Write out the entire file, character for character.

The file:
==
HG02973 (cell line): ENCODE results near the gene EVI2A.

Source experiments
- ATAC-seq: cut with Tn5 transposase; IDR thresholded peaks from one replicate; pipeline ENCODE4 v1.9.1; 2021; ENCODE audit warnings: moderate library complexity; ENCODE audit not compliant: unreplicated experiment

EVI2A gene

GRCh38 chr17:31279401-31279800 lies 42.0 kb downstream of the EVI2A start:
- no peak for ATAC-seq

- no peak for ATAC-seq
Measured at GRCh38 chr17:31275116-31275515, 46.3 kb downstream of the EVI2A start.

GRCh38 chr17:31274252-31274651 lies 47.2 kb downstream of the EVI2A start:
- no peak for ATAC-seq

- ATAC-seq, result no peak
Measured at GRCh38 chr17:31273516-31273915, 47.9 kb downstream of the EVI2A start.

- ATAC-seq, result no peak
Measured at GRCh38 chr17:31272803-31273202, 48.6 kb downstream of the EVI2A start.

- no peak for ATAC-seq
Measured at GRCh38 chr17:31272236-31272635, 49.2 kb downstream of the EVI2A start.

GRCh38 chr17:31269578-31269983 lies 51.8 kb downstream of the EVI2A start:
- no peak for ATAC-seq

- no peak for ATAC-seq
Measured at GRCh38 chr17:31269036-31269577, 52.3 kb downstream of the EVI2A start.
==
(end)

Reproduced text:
HG02973 (cell line): ENCODE results near the gene EVI2A.

Source experiments
- ATAC-seq: cut with Tn5 transposase; IDR thresholded peaks from one replicate; pipeline ENCODE4 v1.9.1; 2021; ENCODE audit warnings: moderate library complexity; ENCODE audit not compliant: unreplicated experiment

EVI2A gene

GRCh38 chr17:31279401-31279800 lies 42.0 kb downstream of the EVI2A start:
- no peak for ATAC-seq

- no peak for ATAC-seq
Measured at GRCh38 chr17:31275116-31275515, 46.3 kb downstream of the EVI2A start.

GRCh38 chr17:31274252-31274651 lies 47.2 kb downstream of the EVI2A start:
- no peak for ATAC-seq

- ATAC-seq, result no peak
Measured at GRCh38 chr17:31273516-31273915, 47.9 kb downstream of the EVI2A start.

- ATAC-seq, result no peak
Measured at GRCh38 chr17:31272803-31273202, 48.6 kb downstream of the EVI2A start.

- no peak for ATAC-seq
Measured at GRCh38 chr17:31272236-31272635, 49.2 kb downstream of the EVI2A start.

GRCh38 chr17:31269578-31269983 lies 51.8 kb downstream of the EVI2A start:
- no peak for ATAC-seq

- no peak for ATAC-seq
Measured at GRCh38 chr17:31269036-31269577, 52.3 kb downstream of the EVI2A start.